Learning economics from strategy to implementation

Q&A with Anthony Penta '02G, Managing Director - Head of Data Science for Consumer Risk & Delivery, Goldman Sachs

Anthony Penta worked as an engineer before coming to UNH to get his master's in economics. He was interested in buliding skills to use data to drive policy. His career has taken him to Microsoft, Amazon, and to Goldman Sachs, where he currently works.

 What exactly do you do day-to-day?

I lead the data science teams for the Goldman Sachs Consumer bank (Marcus by Goldman Sachs)

What has your career path been like? How did you end up where you are?

I worked as an engineer at a startup between undergrad and UNH. I like technical / coding work, but I wanted more skills to use data to drive policy (vs. executing in response to policy set by others). After UNH, I started at Microsoft building the first commercial machine learning based spam filter. The team at Microsoft needed someone between an engineer and an academic researcher - the role today called a data scientist. I stayed at Microsoft for 13 years building ML systems to combat spam, online fraud and malicious software. The breadth of skills learned at UNH to span from overall strategy to technical implementation were essential. I wanted to move to a financial services role to avoid spending my career only in fraud/abuse space and joined Amazon. I joined Amazon as the principal scientist for the Marketplace Lending program - lending over a billion dollars a year to small businesses selling on Amazon. Over 5 years, I became the GM for B2B Credit Systems, managing risk and data science for all of Amazon's business credit programs (Lending, Amazon Business Pay By Invoice and several not yet public programs). Very recently I have decided to join Goldman Sachs to continue my path in financial services.

How did your program and experience at Paul College (WSBE) prepare you for where you are today?

Early in my career, the technical econometrics skills I learned in Professor Karen Conway's class were in frequent use. As I have progressed in my career, I've found the most useful and enduring material to by Professor James Wible's economics of science course. Quine, Popper, Kuhn and others I learned from in the course provide excellent models to understand, manage and drive organizational change.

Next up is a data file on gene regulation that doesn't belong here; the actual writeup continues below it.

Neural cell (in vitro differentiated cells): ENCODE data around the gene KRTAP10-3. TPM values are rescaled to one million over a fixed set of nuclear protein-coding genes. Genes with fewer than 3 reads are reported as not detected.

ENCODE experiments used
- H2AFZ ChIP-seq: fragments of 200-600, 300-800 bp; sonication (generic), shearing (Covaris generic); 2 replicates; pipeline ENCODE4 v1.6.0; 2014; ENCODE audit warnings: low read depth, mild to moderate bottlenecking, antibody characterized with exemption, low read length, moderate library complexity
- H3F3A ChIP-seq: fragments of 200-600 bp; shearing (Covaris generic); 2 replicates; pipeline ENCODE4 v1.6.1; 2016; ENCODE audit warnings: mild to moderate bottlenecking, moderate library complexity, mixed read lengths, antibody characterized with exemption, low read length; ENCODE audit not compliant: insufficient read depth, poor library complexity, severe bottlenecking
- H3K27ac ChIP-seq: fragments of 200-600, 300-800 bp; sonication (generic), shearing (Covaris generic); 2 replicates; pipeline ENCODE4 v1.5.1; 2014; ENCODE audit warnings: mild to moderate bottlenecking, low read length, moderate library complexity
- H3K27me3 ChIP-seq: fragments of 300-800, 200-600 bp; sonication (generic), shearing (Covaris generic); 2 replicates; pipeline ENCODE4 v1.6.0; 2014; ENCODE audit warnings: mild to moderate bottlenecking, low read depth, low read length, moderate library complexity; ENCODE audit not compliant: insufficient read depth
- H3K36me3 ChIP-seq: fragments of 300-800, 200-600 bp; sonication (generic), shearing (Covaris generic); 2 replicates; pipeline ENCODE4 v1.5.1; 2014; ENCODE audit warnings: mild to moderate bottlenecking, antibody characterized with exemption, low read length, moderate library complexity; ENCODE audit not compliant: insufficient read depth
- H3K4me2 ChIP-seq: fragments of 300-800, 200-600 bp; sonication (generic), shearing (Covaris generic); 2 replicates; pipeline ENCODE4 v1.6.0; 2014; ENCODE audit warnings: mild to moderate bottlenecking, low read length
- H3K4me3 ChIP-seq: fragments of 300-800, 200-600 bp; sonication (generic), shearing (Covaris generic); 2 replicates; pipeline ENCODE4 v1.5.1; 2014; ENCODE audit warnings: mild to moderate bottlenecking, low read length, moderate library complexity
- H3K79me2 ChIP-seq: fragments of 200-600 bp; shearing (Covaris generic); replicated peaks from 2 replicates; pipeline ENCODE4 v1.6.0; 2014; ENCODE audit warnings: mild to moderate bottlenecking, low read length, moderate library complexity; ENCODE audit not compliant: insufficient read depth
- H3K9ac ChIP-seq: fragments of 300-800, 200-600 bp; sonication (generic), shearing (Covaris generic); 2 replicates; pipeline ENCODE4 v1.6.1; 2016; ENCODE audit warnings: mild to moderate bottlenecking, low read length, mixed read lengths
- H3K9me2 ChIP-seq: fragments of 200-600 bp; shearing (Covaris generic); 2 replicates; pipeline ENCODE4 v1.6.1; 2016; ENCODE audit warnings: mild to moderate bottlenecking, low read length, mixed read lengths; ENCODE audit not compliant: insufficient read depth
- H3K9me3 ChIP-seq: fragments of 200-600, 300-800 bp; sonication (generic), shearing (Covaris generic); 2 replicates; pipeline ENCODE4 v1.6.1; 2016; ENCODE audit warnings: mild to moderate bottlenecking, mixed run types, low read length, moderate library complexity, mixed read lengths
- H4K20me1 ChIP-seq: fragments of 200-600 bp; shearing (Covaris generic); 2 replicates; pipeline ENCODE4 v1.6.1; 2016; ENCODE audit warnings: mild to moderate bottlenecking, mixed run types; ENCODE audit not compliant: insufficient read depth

What person, course, or experience most influenced you while at Paul College? How?

Overall I think Professor Ju-Chin Huang was the most influential. She bet on me for her research, having me collect data and attend a oceanography conference on her behalf. I TA'd some of her classes - my favorite memories at UNH were in my office hours seeing that spark light up in students as they grasped a concept they had not quite understood in class - but were trying so hard to understand. To this day I maintain "office hours" to connect across my team in an ad hoc manner and impart knowledge as Professor Huang modeled for me

What has your time in the "real world" taught you as it pertains to your career?

Avoid "analysis paralysis." It's great to have the technical skills to precisely answer a question with complete data. You generally will not have the luxury of time and complete data. Develop the wisdom to know when you must be precise (and slower) vs. using judgement for speed. Optimize for long-term relationships - it's a small world and you will work with the same people again. Be the person others want to work with, be generous and helpful.

What is one of your fondest memories of UNH?

I graduated from undergrad early, starting in UNH grad school when I was 20. I quickly learned that the graduate student group's official meeting place was in a bar in Durham. The bartender was kind enough to give me a pass so I could participate in the grad student group. New Hampshire and UNH are peculiar, but very inclusive. This is my go-to story for what my UNH experience was like.

Do you have any cool hobbies/side projects you'd like to tell us about?

I've been a competitive bodybuilder over the last ~15 years. A sport well suited to long term planning and data analysis (diet planning, tracking body composition changes).

Any advice on how to transition from college life to 'real' life?

Make sure you understand the goals and "why" of what you are working on. Know your businesses P&L, know near- and long-term goals. Academia or industry. UNH gives you great skills - but you need to make sure you are deploying them on the right tasks. Impact and projects fail more due to failing to build the right things vs. failing to deliver on a well-defined thing. Speed matters - get comfortable exercising judgement with incomplete data. Develop wisdom to know the small percent of time when you must wait for complete data.

Anything else you'd like to tell us about yourself?

I had planned to stay at UNH for an economics Ph.D., but fell in love and left early to get married (and to get a job paying more than a TA!). I'm about to celebrate my 20th anniversary of marriage (and UNH graduation). We have twin boys who are almost 10 years old. Life happens - focus on what is most important in your life and be willing to change your plans.